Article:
Anybody up for taking a job as a head coach in Chicago? Over the past 11 months, the Bears fired John Fox, the Blackhawks fired Joel Quenneville and the Bulls on Monday fired Fred Hoiberg. The Cubs haven’t launched Joe Maddon but he’s working at the moment without a net in the form of a contract extension past its 2019 expiration date.
Rick Renteria and the White Sox – anything about that strike you as secure?
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A hunt for Hunt?
Last weekend’s release of Kareem Hunt by the Kansas City Chiefs creates a…situation…for some team. The Bears could be that “some team,” although because of his battery of a woman last February in Cleveland, Hunt will still have to serve any NFL suspension after/if he is signed by some team.
The Hunt incident offers the Bears an opportunity to acquire not only the exact type of running back that Matt Nagy envisions in his offense, but actually the exact back himself. This, however, is not Khalil Mack or Josh Sitton, elite-level players unexpectedly available at positions of need for the Bears.
The supposition here is that the Bears will not be significant players in any Hunt odyssey. Hunt’s actions on the videotape, apart from any lying to the Chiefs after things started to come out, will presumably be too reprehensible even for a team that gave and was burned by a second chance given to defensive lineman Ray McDonald.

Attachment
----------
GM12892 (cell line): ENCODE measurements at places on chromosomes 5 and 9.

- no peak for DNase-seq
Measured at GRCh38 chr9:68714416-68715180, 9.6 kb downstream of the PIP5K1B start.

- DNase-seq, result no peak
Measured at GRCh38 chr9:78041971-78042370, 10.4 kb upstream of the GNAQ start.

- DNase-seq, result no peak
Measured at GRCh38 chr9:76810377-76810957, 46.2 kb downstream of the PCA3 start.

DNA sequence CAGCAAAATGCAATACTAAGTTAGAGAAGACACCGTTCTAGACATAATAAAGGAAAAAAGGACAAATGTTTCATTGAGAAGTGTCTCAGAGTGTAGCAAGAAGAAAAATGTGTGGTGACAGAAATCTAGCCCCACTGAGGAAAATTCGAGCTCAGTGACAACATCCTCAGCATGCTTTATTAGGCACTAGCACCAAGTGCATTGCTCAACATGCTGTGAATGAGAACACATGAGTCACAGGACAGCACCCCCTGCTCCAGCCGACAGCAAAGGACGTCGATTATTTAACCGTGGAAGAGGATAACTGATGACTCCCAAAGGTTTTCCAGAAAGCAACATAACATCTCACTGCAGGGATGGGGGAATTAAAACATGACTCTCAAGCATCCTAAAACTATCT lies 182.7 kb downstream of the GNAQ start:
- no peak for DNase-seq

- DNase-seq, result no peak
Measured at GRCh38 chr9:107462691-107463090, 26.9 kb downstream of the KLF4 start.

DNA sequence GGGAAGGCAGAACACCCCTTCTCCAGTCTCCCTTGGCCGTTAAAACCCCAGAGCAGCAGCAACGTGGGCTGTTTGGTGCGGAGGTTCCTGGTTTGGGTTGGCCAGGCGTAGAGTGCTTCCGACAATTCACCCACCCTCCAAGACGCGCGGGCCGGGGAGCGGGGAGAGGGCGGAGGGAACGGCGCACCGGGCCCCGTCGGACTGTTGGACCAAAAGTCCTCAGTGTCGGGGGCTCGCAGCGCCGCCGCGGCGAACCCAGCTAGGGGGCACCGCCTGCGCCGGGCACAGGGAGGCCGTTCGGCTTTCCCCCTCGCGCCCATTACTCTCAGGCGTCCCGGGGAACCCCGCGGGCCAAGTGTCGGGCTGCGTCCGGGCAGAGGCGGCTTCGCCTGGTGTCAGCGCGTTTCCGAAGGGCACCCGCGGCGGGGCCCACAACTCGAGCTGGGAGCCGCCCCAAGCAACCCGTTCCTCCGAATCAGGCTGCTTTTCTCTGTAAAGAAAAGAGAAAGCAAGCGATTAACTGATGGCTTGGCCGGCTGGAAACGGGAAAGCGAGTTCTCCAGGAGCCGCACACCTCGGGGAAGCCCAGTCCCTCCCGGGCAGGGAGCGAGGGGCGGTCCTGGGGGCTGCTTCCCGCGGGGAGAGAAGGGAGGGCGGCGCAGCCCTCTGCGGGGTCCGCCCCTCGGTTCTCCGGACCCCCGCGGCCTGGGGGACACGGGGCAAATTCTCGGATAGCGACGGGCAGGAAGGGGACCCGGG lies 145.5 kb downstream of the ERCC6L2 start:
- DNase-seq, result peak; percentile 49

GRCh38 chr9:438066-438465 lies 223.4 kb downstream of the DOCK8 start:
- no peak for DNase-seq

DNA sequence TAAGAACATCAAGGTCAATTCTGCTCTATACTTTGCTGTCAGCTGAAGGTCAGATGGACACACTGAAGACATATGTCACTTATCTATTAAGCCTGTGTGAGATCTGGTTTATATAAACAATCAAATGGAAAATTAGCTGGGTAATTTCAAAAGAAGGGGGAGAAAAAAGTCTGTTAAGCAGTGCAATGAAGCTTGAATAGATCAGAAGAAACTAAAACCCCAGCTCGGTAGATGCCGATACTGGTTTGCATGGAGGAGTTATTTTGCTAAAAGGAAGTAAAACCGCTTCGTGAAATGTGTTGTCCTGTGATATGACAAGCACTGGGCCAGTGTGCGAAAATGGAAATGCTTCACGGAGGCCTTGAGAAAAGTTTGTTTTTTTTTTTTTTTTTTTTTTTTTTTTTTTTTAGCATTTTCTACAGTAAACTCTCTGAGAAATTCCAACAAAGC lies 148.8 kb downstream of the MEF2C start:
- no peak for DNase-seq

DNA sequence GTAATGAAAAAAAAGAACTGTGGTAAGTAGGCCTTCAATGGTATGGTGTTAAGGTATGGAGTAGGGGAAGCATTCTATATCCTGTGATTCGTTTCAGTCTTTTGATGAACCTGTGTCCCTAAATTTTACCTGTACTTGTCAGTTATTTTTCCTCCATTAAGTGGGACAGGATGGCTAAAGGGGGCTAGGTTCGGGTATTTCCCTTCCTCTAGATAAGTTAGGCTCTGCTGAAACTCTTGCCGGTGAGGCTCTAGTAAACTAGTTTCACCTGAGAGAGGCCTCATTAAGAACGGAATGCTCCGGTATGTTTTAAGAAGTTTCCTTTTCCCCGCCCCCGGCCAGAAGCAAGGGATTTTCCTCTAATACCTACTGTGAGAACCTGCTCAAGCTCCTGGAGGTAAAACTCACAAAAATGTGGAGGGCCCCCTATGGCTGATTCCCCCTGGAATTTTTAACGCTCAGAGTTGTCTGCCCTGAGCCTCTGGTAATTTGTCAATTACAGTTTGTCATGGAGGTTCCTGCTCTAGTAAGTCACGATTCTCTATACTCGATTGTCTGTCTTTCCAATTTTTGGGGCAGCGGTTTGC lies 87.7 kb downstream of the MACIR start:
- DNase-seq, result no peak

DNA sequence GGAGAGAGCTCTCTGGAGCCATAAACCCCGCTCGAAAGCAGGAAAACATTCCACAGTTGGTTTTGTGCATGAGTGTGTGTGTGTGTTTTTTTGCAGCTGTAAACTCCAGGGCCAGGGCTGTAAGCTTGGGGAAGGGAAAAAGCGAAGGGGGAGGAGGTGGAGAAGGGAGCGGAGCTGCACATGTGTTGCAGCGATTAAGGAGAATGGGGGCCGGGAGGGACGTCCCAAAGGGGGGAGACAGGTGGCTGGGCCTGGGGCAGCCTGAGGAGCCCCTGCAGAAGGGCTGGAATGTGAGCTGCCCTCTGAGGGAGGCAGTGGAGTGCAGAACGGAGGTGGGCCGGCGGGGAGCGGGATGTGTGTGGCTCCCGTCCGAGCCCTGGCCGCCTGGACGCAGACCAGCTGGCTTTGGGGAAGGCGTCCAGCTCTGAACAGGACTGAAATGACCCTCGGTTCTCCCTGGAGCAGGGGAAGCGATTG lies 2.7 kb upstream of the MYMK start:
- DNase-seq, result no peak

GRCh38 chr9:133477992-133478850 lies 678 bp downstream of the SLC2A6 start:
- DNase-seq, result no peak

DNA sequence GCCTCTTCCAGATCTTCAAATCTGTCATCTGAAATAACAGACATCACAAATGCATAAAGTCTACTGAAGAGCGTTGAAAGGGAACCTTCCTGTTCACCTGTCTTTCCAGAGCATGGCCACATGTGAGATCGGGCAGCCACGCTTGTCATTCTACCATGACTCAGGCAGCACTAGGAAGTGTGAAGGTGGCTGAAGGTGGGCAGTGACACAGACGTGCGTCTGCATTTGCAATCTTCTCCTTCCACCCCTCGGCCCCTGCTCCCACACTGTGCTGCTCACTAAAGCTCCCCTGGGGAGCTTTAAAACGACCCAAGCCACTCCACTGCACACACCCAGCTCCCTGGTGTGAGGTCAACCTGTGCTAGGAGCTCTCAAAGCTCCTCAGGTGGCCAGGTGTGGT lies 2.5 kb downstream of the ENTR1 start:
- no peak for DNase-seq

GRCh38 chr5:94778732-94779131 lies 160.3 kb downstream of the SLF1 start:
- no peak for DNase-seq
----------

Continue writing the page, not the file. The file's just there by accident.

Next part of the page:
Barring a draft-related trade, at this point the Bears have the option of using their first 2019 draft pick, in round three, on a running back. It is the round in which the Chiefs found Hunt last year.
Nagy was on the offensive staff under Andy Reid in Kansas City when the Chiefs drafted running backs in 2013, 2014 and ’17 (Hunt). And when Nagy was apprenticing under Reid in Philadelphia, the Eagles drafted six running backs in the six years from 2007-12, even after hitting big with LeSean McCoy in ’09.
Then again, with the way Nagy and Helfrich have spun the offense, as in (excluding Daniel kneel-downs in all cases) rushing 25 times for 106 yards in Sunday’s first half, then three times for eight yards in the second, the exact running-back template is a little foggy, although the Giants ostensibly took the run game away from the Bears.
“The second half, [the Giants] had a little plan for [Jordan Howard],” Nagy said. ”I would’ve loved to be able to call more runs but they did a pretty good job of getting into our backfield and stopping the run… . I don’t think I’d change what I did. We got into a rhythm in the fourth quarter and that was running the ball.”
No sense going into that whole topic, again, because Nagy’s concept for his run game likely won’t appear through the fog until he has a back of his choosing. Which isn’t likely to be Hunt.